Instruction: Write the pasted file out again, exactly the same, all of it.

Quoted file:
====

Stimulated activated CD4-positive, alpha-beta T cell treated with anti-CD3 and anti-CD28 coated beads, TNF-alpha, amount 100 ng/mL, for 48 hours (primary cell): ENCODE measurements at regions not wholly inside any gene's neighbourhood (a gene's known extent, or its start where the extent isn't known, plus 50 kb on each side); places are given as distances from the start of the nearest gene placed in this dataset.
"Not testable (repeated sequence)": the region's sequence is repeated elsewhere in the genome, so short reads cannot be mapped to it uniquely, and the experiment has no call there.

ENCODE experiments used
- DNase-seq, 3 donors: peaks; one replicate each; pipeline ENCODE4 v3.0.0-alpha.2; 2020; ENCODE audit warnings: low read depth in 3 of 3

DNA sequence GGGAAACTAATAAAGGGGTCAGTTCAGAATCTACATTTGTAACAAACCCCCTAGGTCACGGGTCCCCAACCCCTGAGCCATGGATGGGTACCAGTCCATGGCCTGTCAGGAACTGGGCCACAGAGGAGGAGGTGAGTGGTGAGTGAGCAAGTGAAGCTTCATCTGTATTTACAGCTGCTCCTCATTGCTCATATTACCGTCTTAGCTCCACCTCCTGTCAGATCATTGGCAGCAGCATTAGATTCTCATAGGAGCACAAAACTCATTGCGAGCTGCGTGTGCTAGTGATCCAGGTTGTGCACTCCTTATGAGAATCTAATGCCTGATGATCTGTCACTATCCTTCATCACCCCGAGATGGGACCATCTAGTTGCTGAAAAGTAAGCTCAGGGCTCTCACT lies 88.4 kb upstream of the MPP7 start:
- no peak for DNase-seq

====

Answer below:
Stimulated activated CD4-positive, alpha-beta T cell treated with anti-CD3 and anti-CD28 coated beads, TNF-alpha, amount 100 ng/mL, for 48 hours (primary cell): ENCODE measurements at regions not wholly inside any gene's neighbourhood (a gene's known extent, or its start where the extent isn't known, plus 50 kb on each side); places are given as distances from the start of the nearest gene placed in this dataset.
"Not testable (repeated sequence)": the region's sequence is repeated elsewhere in the genome, so short reads cannot be mapped to it uniquely, and the experiment has no call there.

ENCODE experiments used
- DNase-seq, 3 donors: peaks; one replicate each; pipeline ENCODE4 v3.0.0-alpha.2; 2020; ENCODE audit warnings: low read depth in 3 of 3

DNA sequence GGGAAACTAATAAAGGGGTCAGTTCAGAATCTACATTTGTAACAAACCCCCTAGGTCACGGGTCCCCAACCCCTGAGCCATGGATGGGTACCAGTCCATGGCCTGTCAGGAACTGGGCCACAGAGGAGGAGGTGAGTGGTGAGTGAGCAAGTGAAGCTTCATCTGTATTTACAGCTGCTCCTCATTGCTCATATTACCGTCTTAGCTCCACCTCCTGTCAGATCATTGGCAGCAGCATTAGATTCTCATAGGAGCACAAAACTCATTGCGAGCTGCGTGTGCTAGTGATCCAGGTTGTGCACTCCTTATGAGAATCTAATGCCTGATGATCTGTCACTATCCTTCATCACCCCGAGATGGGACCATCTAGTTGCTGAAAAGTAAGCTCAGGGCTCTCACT lies 88.4 kb upstream of the MPP7 start:
- no peak for DNase-seq